Let’s be honest here…life with mental illness is a full time job. Some days are not bad, some are even good, but some are completely horrendous. For myself, most days fall into the “not bad” category, where I can function and even have good moments, but they’re still colored by an underlying depression. The good days are a treasure. The bad days, though… The bad days can be really bad. On those days, I lie in bed, watch TV, and pray it ends soon. On those days, it feels like the only way to keep going is by distracting myself, but that leaves me with a question. Is distraction a healthy way to cope, or am I making things worse?
What do I mean by distraction?
Well, in my case, distraction is pretty much anything that keeps me from thinking about how I feel. That means television, video games, and youtube, typically. Of course, not everyone distracts in the same ways. Some talk with people while others might scroll endlessly through their favorite brand of social media. Then there are those who cope through arguably less healthy means, such as drinking or drugs (and many other options). Distraction can ultimately be pretty much anything that keeps you from feeling how you feel, or at least thinking about it.
Actually, distraction is probably one of the most common coping mechanisms out there. It’s natural to want to run away from bad things, be they danger or despair. So, when we’re faced with something that makes us hurt from the inside, distraction is our mental way of running away.
Does that mean it’s healthy, though? Well, that’s a tougher question with a more complex answer.
There are two different things to look at when answering that question: Method of coping and length of the distraction.
Method of Coping
For the most part, it seems like most people agree that there are different methods of coping and that some are intrinsically healthier than others. To clarify, by healthier I mean coping mechanisms that are less likely to do physical harm to yourself. For instance, alcohol as a coping mechanism can lead to liver disease, heart disease, and many other injuries along the way. In that respect, drinking can become a very dangerous coping mechanism, especially if it is a frequent choice for coping.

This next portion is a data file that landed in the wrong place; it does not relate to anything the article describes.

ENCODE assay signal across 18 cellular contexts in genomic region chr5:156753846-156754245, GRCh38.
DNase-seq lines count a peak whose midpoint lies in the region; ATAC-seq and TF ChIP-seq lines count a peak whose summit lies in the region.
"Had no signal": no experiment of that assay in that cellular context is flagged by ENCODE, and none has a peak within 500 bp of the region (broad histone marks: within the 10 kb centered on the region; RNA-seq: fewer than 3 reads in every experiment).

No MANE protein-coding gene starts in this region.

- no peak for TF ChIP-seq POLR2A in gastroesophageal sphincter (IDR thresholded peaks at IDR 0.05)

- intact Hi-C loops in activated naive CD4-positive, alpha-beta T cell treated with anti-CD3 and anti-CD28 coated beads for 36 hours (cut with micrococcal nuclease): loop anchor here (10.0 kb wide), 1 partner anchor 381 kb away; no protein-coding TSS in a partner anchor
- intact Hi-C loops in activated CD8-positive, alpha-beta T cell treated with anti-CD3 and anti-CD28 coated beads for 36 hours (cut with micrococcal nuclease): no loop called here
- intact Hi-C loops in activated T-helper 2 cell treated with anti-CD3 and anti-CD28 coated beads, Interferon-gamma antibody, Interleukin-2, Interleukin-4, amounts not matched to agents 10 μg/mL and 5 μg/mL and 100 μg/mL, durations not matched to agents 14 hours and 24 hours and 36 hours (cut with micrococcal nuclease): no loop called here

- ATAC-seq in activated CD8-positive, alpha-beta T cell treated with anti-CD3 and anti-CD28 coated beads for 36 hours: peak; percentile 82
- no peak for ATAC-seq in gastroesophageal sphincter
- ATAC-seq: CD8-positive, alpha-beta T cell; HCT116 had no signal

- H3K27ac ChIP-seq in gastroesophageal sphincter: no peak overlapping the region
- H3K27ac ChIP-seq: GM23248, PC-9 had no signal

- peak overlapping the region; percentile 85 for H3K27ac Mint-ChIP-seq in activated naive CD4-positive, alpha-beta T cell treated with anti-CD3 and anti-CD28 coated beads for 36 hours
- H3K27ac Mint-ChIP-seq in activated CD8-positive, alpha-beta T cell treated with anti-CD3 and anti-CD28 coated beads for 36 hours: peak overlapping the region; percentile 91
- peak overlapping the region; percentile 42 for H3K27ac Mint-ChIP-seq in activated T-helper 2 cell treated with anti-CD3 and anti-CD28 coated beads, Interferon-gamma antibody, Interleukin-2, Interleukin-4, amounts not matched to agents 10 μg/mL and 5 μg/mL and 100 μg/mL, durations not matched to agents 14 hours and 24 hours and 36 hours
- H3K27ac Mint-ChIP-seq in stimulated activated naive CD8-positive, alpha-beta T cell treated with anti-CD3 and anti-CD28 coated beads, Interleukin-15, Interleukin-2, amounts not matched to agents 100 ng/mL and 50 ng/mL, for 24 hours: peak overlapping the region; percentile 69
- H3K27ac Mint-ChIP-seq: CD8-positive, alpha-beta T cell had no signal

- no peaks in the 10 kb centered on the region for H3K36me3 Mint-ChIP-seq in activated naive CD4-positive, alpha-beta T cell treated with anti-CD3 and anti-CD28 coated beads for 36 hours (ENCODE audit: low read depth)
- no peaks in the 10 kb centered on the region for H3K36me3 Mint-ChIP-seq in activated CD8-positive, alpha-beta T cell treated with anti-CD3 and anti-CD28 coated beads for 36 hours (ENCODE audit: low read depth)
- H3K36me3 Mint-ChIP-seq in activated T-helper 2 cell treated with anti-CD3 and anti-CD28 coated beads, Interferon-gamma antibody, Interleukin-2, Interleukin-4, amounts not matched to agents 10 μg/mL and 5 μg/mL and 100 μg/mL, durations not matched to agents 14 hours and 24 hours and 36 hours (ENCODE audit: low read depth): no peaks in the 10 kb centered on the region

Healthier coping mechanisms would be ones that do not damage the body, or even potential improve your health overall. A few examples here include drinking a glass of ice water, stretching, and dancing to your favorite music. In these examples, you can temporarily distract yourself from the issues at hand, and they can all result in your being in a better position (i.e. healthier) than before.
And then, of course, there are the neutral options, like TV or video games. These are neither good nor bad, intrinsically. You aren’t likely to get any healthier, but at least you aren’t likely to end up damaged from it. Those are my particular vices when I’m severely depressed, largely because I can’t bring myself to do much of anything.
So, if there are non-destructive coping mechanisms, why is there any doubt about whether they’re overall healthy? Because everything comes with a condition.
Length of Distraction
Here’s the tricky spot. While we can likely agree that damaging coping mechanisms aren’t healthy, we have to wonder about the others. For instance, a commonly recommended coping technique is to exercise. Get up, get moving, and you can potentially raise those happy chemicals and even make yourself a little healthier along the way! The caution, though? It is possible to exercise too much. And if you’re not eating well to begin with (or drinking enough), you could seriously hurt yourself.
In the case of more neutral coping mechanisms, such as TV of video games, length of time plays a huge role in determining whether it’s an appropriate choice. Are you watching a couple episodes of your favorite show to help bring your mood up? Are you getting up in between episodes if you binge? Have you been watching TV 14 hours a day for the last week?
In general, a good rule of thumb is one quite similar to the one we use to determine severity of depression. Is it interfering with your day to day life? If the answer is yes, it’s probably not healthy.
Overall, distraction is actually a very valid form of coping. In fact, many therapists recommend it as a premium way of making it through severe episodes of depression or anxiety, provided it is used appropriately. When it continues to the point that you are not trying to improve, but simply existing, it starts to lose value. When distraction itself starts damaging your life in much the same way the depression will, it’s time to quit.
So what do you think? How do you distract yourself and do you feel it’s a healthy technique?
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